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Super Bowl Football, Steve Weatherford

New York Giants punter Steve Weatherford, who was born in Crown Point, warms up on the field before Super Bowl XLVI in 2012 in Indianapolis. Indianapolis officials worry a new law could damage Indianapolis' hard work in making the city a center for major convention and sporting events.

Most main roads leading into Indianapolis have fading signs at the city limit saying it was the proud host of Super Bowl XLVI in 2012, the culmination of decades of positioning a city once known as Indiana No Place into a host of major conventions and sporting events.

Boosters seized the spotlight to tout Indianapolis as a world-class city, and it has continued to welcome visitors for events such as the upcoming Final Four.

But the state's "religious freedom" law is threatening to undermine decades of work by Indianapolis's civic leaders, who also sought to diversify the city's economy by fostering the life-science sector, tech companies and other emerging industries.

Leading tech firms that include Salesforce, PayPal, Yelp and Apple quickly lashed out at a law that's widely believed to sanction discrimination against gay people since it was passed in the session after gay marriage was legalized in Indiana and the state does not have a law protecting GBLT people from discrimination. The controversial law lets people, churches and for-profit businesses ignore government rules they disagree with on religious grounds, and gives them a defense against lawsuits.

Since the law was signed, Indiana's reputation as a welcoming place has been tarnished after mockery from comedians and scorn from celebrities.

"It's a touchy issue, but from a business perspective you don't want to appear to treat any customers unfairly," said Micah Pollak, assistant professor of economics at Indiana University Northwest. "The customer always comes first. It doesn't matter if the law results in any actual discrimination, just the perception from the public."

People from outside the state might think twice about visiting, attending college in Indiana or opening a business in the Hoosier state, Pollak said. Chicago residents might be less likely to venture into Northwest Indiana to visit a beach or craft brewery.

"Northwest Indiana has had a fairly negative image in Chicago for a long time, and the recent "Stillinoyed" ad campaign reinforced that by trying to draw a line between Northwest Indiana and Chicago," he said. "We've been working hard to improve that image to show we have amenities and new spaces on Lake Michigan and microbreweries. But this just reinforces negative stereotypes in greater Chicago."

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Indianapolis can't afford the stigma of being perceived as an intolerant place, because its convention business has competition all over the country, Pollak said. An organization might rule out Indy because of a fear members might not feel welcome there. That would have a spillover effect on downtown restaurants and bars, and would hurt hotels throughout the city.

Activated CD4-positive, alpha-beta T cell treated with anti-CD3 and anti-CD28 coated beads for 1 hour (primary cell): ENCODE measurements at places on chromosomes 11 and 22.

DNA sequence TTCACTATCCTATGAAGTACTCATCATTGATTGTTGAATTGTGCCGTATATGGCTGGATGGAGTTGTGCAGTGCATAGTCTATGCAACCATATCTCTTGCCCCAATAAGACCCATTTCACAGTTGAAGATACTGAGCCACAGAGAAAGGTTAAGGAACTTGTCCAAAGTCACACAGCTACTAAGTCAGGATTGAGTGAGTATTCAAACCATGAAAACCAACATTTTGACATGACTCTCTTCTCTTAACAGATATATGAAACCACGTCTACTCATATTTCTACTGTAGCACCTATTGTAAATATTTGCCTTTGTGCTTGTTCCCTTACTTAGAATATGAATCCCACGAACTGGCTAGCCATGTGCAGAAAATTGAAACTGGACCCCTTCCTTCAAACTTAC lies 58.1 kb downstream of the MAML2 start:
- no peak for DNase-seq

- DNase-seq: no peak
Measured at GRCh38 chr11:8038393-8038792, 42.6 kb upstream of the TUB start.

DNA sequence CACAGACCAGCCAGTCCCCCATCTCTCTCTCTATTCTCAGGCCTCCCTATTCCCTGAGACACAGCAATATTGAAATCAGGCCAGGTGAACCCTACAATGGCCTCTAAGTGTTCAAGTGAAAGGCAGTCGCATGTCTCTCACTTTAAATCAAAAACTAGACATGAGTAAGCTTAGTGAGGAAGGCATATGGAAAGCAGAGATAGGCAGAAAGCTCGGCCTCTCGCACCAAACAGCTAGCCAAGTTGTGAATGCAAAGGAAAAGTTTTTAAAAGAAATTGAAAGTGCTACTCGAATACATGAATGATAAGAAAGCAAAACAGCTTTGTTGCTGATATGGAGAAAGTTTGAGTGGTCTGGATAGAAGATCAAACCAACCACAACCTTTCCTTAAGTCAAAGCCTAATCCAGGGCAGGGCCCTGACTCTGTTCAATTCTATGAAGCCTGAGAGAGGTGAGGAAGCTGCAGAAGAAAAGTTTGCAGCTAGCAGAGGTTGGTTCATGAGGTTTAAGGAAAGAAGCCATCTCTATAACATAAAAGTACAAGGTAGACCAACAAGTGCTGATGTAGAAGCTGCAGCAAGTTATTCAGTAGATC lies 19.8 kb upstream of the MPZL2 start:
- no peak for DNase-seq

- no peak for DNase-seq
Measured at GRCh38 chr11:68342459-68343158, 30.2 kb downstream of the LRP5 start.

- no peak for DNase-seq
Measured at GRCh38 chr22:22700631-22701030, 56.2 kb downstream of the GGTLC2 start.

A government labor union just canceled its convention, and Gen Con and Disciples of Christ are threatening to as well. But the full impact won't be known immediately. Conventions are planned years in advance and would be more likely to steer away from Indianapolis than break contracts, Pollak said.

The loss of a single major convention like Gen Con could cost $50 million, Indiana Business Research Center Director Jerry Conover said. If a few pulled out, the economic loss could skyrocket into the hundreds of millions of dollars.

"It would be felt in cash registers throughout the city," he said.

Damage to the state's reputation could be long-lasting, said Conover, who noted he didn't buy gas at an Exxon station until 20 years after the Exxon Valdez oil spill. 

"The more quickly the state gets its act together after this PR fiasco, the less likely those impressions will last that Indiana isn't a nice state for visitors," he said.

Perhaps most critically, a stigma that Indiana is retrograde will thwart efforts to diversify the economy and create better-paying jobs to raise income levels, Indiana Business Research Center Director of Economic Analysis Timothy Slaper. 

"We can add as many manufacturing jobs as we want, but it's not going to move the needle on per capita personal income," he said. "To move the average wage of the state, we need brainpower as opposed to brawn. Jobs in the creative class – marketers, statisticians, life sciences, aerospace, scientists – pay an average of $80,000 to $90,000 a year. Those will make the state more prosperous."

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Business Reporter

Joseph S. Pete is a Lisagor Award-winning business reporter who covers steel, industry, unions, the ports, retail, banking and more. The Indiana University grad has been with The Times since 2013 and blogs about craft beer, culture and the military.